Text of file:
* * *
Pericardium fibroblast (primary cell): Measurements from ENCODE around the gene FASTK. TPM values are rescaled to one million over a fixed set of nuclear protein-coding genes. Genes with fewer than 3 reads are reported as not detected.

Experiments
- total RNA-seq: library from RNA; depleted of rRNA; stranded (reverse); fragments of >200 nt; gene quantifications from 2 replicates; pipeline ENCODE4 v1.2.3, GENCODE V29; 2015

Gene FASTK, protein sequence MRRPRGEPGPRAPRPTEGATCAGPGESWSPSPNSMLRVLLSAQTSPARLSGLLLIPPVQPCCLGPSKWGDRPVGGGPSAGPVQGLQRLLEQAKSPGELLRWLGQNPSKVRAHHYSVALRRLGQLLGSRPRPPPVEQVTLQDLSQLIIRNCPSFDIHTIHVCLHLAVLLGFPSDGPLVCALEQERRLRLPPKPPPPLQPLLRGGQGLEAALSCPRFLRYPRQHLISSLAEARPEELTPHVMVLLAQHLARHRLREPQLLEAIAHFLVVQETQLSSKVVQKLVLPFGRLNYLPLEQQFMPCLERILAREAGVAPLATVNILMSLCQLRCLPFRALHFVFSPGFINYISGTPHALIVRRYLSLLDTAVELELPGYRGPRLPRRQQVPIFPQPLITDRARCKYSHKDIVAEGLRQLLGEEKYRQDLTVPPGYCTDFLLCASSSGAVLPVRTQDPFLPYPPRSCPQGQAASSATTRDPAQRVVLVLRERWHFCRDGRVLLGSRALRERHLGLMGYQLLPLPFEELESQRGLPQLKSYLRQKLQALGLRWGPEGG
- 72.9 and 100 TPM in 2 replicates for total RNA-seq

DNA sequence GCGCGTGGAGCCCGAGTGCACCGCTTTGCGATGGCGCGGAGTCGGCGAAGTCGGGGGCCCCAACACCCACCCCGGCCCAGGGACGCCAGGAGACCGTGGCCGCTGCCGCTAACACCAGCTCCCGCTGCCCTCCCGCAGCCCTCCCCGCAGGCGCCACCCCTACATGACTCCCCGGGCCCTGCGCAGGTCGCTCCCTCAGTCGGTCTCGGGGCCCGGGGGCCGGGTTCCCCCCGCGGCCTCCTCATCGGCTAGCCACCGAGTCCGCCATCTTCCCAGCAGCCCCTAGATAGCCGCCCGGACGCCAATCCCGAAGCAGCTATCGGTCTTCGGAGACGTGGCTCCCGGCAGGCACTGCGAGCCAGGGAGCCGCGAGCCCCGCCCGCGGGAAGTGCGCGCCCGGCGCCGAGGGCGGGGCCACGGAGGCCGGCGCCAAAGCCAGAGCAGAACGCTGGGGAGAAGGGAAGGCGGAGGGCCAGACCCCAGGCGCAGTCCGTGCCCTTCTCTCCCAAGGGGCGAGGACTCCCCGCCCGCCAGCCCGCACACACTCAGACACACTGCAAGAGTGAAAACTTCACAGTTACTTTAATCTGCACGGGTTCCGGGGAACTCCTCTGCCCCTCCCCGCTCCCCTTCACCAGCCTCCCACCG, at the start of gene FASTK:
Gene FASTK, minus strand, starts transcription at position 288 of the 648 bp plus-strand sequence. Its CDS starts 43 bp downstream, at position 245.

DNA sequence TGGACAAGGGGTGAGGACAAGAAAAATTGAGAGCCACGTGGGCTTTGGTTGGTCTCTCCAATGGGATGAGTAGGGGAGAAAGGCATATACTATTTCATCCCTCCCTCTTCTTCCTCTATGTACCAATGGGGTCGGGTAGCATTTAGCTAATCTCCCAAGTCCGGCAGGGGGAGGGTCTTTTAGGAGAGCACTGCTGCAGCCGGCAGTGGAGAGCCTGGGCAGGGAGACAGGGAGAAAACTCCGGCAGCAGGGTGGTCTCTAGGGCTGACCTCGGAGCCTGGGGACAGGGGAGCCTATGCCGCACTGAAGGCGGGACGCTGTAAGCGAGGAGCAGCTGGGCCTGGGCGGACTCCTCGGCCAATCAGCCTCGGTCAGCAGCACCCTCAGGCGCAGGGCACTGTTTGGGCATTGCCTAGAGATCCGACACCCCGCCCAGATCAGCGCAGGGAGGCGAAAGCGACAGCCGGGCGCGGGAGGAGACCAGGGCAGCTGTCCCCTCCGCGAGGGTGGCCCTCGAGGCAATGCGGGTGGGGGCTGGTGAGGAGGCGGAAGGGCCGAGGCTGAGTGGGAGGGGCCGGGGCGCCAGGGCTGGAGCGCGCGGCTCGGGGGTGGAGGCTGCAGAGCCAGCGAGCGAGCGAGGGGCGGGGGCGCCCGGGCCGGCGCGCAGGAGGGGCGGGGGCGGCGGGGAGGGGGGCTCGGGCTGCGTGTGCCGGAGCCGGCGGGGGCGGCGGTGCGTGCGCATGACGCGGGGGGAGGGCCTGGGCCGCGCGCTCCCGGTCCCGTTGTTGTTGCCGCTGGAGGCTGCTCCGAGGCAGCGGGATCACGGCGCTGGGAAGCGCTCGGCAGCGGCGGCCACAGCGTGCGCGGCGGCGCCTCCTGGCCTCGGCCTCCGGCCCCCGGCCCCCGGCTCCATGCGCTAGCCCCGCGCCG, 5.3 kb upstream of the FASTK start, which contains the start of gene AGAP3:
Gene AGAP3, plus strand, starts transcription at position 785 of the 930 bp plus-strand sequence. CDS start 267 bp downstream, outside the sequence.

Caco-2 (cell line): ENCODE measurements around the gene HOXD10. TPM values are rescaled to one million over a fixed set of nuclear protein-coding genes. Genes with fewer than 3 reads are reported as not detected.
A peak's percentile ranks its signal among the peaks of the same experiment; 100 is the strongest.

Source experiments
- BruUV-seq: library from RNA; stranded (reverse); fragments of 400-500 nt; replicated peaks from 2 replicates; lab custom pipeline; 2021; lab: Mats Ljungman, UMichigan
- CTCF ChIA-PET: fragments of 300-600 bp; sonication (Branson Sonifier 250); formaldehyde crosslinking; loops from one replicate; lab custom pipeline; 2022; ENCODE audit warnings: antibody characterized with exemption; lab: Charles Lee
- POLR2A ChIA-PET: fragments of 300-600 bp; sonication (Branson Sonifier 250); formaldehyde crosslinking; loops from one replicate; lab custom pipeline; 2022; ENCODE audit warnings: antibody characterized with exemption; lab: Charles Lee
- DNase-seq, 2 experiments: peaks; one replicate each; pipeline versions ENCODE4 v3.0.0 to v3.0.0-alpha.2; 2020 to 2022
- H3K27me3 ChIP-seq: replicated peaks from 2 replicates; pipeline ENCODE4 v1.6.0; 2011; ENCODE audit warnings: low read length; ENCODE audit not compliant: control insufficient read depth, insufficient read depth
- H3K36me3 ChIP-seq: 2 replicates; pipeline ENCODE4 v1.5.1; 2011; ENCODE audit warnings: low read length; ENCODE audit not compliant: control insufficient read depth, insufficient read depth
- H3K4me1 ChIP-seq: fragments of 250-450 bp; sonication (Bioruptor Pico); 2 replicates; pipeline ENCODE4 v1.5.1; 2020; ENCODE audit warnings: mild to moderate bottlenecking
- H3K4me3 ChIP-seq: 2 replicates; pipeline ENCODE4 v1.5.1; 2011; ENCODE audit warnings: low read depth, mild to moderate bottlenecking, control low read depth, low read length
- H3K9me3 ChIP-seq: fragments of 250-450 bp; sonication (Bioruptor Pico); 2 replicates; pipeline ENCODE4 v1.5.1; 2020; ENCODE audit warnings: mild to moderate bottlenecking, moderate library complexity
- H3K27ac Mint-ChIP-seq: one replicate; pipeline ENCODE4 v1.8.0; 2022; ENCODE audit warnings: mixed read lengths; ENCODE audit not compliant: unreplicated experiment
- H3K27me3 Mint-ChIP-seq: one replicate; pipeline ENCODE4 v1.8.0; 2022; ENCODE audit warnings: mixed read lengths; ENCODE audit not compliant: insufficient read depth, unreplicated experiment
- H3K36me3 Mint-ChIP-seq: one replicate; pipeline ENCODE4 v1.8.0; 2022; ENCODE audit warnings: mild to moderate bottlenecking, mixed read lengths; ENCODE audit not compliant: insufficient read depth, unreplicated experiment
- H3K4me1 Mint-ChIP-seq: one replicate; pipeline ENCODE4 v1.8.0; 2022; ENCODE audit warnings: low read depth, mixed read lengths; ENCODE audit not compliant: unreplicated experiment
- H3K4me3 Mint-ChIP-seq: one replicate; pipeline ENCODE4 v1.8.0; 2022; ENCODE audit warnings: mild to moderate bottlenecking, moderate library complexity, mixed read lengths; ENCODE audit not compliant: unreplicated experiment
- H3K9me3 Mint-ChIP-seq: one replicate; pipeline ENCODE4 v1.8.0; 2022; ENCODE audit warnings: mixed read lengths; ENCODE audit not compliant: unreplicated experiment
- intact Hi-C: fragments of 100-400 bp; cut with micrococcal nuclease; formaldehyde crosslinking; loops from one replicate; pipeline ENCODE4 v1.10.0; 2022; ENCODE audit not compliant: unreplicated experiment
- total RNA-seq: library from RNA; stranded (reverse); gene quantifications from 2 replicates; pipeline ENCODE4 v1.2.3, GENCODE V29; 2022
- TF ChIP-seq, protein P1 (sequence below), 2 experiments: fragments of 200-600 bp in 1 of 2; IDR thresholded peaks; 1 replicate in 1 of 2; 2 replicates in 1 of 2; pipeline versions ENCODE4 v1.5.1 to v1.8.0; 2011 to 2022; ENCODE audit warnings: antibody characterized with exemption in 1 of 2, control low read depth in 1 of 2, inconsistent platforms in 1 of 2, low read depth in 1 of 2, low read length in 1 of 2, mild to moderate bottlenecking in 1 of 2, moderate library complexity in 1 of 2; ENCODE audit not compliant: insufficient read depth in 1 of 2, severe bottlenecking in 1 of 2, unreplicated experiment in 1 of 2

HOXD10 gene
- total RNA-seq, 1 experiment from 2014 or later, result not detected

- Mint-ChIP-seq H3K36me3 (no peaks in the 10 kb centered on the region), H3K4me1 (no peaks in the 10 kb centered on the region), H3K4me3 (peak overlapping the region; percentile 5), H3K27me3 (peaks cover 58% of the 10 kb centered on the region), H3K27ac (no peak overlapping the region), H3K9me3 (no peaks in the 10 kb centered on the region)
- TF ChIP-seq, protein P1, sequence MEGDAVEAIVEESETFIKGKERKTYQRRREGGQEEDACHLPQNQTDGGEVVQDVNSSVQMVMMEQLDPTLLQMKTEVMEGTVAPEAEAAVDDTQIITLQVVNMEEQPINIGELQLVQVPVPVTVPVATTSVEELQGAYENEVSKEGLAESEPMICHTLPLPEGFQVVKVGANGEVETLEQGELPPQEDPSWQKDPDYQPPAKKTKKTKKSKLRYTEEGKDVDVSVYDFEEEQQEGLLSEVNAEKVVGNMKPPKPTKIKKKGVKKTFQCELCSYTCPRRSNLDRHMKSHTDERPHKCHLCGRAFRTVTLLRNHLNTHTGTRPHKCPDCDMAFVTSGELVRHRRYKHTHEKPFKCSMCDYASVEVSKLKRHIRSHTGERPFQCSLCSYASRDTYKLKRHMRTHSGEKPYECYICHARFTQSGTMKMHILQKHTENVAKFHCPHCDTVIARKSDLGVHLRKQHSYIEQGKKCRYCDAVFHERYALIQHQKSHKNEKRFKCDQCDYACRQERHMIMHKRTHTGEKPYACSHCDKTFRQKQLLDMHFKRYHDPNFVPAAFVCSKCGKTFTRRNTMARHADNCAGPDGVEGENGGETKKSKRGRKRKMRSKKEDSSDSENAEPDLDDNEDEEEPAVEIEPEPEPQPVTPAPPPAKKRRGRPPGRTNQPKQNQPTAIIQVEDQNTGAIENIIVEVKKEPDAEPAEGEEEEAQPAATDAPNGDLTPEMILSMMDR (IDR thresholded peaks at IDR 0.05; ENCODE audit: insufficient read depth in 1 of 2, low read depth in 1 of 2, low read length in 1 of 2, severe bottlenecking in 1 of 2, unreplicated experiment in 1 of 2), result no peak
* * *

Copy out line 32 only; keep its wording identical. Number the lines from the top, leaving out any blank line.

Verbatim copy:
- total RNA-seq, 1 experiment from 2014 or later, result not detected